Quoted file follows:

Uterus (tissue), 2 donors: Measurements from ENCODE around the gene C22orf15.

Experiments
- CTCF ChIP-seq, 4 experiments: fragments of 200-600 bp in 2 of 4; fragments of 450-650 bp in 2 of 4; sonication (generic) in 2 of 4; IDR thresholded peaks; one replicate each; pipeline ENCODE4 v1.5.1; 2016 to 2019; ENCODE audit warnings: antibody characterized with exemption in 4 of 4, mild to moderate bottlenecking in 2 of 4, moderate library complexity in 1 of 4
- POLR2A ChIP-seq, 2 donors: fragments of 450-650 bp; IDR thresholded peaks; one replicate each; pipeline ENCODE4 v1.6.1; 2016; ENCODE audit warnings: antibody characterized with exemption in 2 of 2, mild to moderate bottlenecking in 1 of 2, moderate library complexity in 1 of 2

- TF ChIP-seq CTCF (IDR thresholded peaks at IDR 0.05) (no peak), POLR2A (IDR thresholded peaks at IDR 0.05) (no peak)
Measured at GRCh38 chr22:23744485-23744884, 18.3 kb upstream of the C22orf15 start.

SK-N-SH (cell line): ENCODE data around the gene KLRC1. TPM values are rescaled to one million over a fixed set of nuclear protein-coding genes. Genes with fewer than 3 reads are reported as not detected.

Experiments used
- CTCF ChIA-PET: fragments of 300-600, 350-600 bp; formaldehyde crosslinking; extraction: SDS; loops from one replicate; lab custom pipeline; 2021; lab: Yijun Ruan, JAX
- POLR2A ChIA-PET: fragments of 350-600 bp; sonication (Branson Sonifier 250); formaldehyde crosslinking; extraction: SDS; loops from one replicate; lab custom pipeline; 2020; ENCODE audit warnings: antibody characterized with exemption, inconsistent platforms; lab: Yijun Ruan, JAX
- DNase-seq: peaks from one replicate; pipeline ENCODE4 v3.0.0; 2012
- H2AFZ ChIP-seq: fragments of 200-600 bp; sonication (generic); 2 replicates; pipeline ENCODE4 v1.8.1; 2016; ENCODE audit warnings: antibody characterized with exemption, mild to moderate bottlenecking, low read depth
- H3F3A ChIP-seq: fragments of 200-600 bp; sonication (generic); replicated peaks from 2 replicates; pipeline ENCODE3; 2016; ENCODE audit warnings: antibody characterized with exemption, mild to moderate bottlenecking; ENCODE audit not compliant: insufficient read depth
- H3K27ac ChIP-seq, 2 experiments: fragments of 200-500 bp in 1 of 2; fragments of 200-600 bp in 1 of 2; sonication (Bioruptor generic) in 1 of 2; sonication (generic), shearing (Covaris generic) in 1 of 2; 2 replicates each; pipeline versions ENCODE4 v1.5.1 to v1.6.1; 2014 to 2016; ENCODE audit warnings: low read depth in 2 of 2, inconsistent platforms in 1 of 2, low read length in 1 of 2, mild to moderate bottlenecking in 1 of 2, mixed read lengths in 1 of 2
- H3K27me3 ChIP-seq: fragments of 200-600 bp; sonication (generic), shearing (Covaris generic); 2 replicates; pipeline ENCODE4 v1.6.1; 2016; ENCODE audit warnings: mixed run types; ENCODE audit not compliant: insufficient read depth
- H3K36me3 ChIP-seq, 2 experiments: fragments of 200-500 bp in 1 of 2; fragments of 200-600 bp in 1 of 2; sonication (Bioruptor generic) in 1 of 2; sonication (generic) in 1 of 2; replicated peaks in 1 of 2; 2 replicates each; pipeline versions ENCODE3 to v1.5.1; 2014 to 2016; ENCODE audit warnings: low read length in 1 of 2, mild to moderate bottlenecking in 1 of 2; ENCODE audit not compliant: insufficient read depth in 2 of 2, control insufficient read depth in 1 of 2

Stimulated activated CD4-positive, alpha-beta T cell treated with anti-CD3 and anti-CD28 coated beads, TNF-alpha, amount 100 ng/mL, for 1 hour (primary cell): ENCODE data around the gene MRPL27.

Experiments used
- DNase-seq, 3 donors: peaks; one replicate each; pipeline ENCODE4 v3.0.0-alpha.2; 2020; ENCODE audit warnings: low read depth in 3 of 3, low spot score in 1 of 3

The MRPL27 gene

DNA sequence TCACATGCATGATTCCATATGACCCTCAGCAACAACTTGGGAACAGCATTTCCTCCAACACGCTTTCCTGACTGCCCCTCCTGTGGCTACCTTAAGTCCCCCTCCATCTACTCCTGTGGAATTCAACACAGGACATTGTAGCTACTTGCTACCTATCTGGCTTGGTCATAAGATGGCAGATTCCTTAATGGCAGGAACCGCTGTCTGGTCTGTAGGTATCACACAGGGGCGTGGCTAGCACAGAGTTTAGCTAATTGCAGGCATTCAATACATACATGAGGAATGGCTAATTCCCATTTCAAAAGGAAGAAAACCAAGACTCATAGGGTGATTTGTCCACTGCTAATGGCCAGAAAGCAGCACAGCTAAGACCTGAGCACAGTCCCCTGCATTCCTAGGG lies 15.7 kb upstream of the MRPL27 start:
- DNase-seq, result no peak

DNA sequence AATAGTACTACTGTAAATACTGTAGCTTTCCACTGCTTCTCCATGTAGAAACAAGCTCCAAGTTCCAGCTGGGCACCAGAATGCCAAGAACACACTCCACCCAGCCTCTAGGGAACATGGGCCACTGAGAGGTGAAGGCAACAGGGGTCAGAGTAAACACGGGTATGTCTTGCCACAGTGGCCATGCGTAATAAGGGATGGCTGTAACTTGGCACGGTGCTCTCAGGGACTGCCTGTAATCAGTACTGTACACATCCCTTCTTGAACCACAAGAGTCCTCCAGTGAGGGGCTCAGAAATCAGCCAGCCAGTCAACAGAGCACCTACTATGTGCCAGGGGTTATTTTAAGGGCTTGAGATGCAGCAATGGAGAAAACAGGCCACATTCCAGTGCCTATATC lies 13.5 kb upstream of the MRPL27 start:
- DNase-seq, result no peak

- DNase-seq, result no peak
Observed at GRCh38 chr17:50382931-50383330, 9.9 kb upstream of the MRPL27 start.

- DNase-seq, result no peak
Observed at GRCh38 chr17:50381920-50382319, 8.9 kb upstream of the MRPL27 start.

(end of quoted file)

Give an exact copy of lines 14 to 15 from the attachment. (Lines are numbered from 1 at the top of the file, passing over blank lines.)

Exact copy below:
- H3K27ac ChIP-seq, 2 experiments: fragments of 200-500 bp in 1 of 2; fragments of 200-600 bp in 1 of 2; sonication (Bioruptor generic) in 1 of 2; sonication (generic), shearing (Covaris generic) in 1 of 2; 2 replicates each; pipeline versions ENCODE4 v1.5.1 to v1.6.1; 2014 to 2016; ENCODE audit warnings: low read depth in 2 of 2, inconsistent platforms in 1 of 2, low read length in 1 of 2, mild to moderate bottlenecking in 1 of 2, mixed read lengths in 1 of 2
- H3K27me3 ChIP-seq: fragments of 200-600 bp; sonication (generic), shearing (Covaris generic); 2 replicates; pipeline ENCODE4 v1.6.1; 2016; ENCODE audit warnings: mixed run types; ENCODE audit not compliant: insufficient read depth